- If any state fails to comply with or to give effect to any direction
from the Centre, then the President's Rule can be imposed.9
In layman's words, the president rule can be imposed on the breakdown of law and
order, political instability, corruption and maladministration.
Parliamentary Approval and Duration:
A proclamation imposing President's Rule must be approved by both the houses of
parliament within two months from the date of issue.10 If approved by both the
houses of Parliament, the President's Rule continues for six months and can be
extended for a maximum period of three years.11 Well, the resolution approving
the proclamation of President's Rule can be passed by either house of parliament
only by a simple majority.
The 44th Amendment Act of 1978 introduced a new provision to put restrain on the
power of Parliament to extend a proclamation of President's Rule beyond one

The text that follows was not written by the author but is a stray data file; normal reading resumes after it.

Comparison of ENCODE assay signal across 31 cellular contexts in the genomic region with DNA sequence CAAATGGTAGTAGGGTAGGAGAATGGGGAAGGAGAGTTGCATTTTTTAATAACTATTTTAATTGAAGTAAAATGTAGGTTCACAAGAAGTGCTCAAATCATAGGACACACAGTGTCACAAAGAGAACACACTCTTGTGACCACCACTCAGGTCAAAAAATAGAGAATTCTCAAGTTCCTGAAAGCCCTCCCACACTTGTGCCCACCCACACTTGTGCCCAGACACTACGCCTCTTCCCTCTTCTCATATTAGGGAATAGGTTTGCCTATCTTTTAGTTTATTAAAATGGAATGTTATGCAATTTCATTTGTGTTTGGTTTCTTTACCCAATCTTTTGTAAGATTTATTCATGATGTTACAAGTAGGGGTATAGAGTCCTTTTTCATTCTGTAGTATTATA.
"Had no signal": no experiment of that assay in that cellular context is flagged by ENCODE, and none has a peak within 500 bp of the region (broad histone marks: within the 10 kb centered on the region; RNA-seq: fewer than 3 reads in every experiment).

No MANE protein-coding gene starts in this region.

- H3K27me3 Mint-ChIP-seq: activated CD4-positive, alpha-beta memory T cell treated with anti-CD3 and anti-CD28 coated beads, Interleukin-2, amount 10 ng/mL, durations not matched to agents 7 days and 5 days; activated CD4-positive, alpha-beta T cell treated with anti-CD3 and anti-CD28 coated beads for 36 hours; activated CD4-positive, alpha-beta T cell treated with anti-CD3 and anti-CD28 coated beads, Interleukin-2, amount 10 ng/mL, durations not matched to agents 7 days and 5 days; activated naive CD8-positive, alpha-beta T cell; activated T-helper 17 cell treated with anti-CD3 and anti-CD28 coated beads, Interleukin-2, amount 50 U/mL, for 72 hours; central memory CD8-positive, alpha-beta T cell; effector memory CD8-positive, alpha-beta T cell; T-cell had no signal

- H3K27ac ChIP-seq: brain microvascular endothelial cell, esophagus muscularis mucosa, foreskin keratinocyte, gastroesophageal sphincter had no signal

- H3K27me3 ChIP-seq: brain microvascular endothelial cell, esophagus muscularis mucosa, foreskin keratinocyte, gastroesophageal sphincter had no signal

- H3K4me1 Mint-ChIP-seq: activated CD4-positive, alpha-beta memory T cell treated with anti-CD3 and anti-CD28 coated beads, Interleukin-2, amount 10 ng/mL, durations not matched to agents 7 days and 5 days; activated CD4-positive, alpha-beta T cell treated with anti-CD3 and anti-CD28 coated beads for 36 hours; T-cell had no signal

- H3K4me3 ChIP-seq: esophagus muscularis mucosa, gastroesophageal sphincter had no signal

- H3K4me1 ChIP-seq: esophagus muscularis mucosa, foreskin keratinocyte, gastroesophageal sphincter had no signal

year.12 Thus, provided to that, beyond one year, the President's Rule can be
extended by six months at a time only when following conditions are fulfilled:
a proclamation of National Emergency should be in operation in the whole of
India, or any part of the state;
the Election Commission must certify that the general elections to the
legislative assembly of concerned state cannot be held in account of
A proclamation of President's Rule may be revoked by the president at any time
buy a subsequent proclamation; such a proclamation does not require
Proclamation of emergency is open misuse by Ruling party:
Since 1950, the President's Rule has been forced for over multiple times in our
nation. On average, twice a year! Further, on a few events, the President's Rule
has been forced arbitrarily for political or individual reasons. Hence, article
356 has gotten one of the most controversial and scrutinized arrangements of the
According to the critics, the first use of Article 356 was itself a great
misuse. Nehru, unhappy with Punjab C. M. Gopichand Bhargava in 1951, dismissed
him even though, he enjoyed a majority in the assembly.15 Historian Granville
Austin writes in this case:
the Congress has blended its interest with
questionable national needs to take over a state government.16
On paper, much like section 93, Article 356 is only to be used in the case of